Canals: corridors of wildlife and the slow-life


The designers of Britain’s canals, built to haul coal and lumber, or fragile goods when roads were still rough, would have been flabbergasted to see how their engineering efforts are valued today, not for industrial purposes, but for giving folk a respite from urban stresses or for bringing kingfishers into city centres.

Of course these corridors of wildlife and the slow-life are still generating business, but the canal pioneers would also have been gob-struck at the 21st century leisure industry and the money to be made from boat hire or canal-side pubs.

An excellent website about exploring Britain’s canals, whether walking, cycling or navigating. is  They’ve recently published a very well-reviewed guidebook, Cool canals: Slow Getaways and Different Days written by canal obsessives Phillippa Greenwood and Martine O’Callaghan.

The authors’ favourite is the Monmouthshire & Brecon in south Wales, most of which runs through the Brecon Beacons national park and is particularly rich in wildlife and flowers. Boat hire companies also abound.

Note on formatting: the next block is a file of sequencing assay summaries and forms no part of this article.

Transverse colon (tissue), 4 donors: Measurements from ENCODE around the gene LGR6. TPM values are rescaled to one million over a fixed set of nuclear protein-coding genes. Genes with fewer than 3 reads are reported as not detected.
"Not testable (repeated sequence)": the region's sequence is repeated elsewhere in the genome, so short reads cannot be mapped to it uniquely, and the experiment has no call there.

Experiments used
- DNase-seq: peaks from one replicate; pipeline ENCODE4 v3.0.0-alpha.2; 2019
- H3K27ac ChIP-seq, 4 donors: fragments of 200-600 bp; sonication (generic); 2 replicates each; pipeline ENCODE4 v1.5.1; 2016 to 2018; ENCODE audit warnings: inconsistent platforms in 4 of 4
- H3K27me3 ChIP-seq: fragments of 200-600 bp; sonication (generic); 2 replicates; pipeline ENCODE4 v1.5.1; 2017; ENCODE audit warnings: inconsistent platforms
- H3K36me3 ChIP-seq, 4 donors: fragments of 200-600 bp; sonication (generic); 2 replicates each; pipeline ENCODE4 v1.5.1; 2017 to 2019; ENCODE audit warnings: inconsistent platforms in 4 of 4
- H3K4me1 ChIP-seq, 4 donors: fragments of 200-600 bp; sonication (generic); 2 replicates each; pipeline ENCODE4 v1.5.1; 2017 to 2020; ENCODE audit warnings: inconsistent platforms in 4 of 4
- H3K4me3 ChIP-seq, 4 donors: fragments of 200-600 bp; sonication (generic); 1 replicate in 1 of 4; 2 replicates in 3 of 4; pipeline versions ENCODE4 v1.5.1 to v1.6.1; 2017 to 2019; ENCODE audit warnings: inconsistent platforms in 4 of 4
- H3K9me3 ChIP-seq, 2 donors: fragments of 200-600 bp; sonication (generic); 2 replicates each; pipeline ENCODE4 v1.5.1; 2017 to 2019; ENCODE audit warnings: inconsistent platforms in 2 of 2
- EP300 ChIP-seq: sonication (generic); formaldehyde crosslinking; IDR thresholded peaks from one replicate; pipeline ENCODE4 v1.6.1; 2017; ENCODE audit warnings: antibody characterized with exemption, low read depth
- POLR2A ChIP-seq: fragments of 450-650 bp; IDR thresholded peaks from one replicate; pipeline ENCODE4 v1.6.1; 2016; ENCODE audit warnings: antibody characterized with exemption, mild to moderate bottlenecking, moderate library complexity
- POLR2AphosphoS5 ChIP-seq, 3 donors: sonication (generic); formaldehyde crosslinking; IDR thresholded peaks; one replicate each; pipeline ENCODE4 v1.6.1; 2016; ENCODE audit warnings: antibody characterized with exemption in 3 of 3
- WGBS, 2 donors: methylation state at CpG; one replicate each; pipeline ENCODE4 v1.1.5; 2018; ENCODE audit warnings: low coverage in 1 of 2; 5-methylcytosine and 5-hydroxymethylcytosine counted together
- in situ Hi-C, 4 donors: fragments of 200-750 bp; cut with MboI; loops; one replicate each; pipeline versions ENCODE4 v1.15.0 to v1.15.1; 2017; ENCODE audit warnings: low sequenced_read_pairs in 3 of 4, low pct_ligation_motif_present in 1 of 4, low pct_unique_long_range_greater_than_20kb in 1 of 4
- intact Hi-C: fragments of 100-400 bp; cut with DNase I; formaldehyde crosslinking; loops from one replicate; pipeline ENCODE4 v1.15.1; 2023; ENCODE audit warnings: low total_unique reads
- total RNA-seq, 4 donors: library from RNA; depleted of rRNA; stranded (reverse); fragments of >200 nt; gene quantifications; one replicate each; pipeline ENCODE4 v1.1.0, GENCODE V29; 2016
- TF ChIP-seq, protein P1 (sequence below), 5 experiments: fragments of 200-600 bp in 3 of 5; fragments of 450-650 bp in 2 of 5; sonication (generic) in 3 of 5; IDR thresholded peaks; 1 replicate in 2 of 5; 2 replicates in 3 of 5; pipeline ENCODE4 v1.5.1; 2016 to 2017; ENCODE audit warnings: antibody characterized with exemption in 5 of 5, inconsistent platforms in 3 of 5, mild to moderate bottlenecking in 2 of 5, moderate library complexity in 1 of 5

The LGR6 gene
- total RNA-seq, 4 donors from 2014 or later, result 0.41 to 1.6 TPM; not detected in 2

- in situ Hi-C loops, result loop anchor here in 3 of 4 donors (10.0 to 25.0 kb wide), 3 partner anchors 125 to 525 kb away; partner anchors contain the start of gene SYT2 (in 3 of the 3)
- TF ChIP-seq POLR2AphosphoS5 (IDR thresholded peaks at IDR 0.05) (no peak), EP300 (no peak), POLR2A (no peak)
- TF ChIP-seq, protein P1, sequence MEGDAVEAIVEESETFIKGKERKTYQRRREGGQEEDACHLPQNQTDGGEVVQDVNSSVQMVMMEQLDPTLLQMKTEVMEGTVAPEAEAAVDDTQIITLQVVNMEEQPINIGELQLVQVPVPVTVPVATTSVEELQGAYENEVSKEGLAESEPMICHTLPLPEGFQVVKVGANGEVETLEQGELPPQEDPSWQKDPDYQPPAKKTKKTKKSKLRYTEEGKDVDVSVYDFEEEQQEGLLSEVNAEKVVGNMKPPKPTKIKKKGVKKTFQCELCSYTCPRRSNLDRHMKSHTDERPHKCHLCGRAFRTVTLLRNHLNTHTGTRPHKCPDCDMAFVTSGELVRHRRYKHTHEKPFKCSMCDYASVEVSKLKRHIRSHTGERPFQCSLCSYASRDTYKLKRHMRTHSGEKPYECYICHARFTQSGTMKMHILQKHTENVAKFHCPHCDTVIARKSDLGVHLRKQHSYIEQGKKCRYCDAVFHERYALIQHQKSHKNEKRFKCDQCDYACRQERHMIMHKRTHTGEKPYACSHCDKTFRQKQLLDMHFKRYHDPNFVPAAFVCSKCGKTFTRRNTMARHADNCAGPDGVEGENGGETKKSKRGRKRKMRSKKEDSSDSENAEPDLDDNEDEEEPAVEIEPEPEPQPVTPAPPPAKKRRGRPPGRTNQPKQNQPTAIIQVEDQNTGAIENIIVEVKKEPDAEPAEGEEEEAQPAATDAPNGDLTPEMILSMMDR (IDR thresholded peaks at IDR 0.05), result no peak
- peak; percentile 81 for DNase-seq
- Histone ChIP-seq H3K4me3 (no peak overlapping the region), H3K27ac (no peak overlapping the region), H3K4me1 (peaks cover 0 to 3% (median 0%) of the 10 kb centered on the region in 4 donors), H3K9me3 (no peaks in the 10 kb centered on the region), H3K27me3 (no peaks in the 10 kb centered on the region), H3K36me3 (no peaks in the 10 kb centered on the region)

The most majestic is the grand Caledonian Canal in Scotland, connecting several lochs on its course among Highland scenery. At the other end of the scale is the diminutive Bude canal in Cornwall, which was originally designed to carry mineral-rich sand from the beach to fertilise the fields inland, finding ingenious solutions to overcome the gradient. Beyond the mighty sea lock, only about 2 miles remain navigable, but paths are being restored to explore the old canal route.

One of my favourite canals is the Kennet & Avon, which has the famous Dundas Aqueduct taking boats high above the river Avon.  The photo above was taken near Bath on a cold January day, when the canal seemed asleep in the mist.

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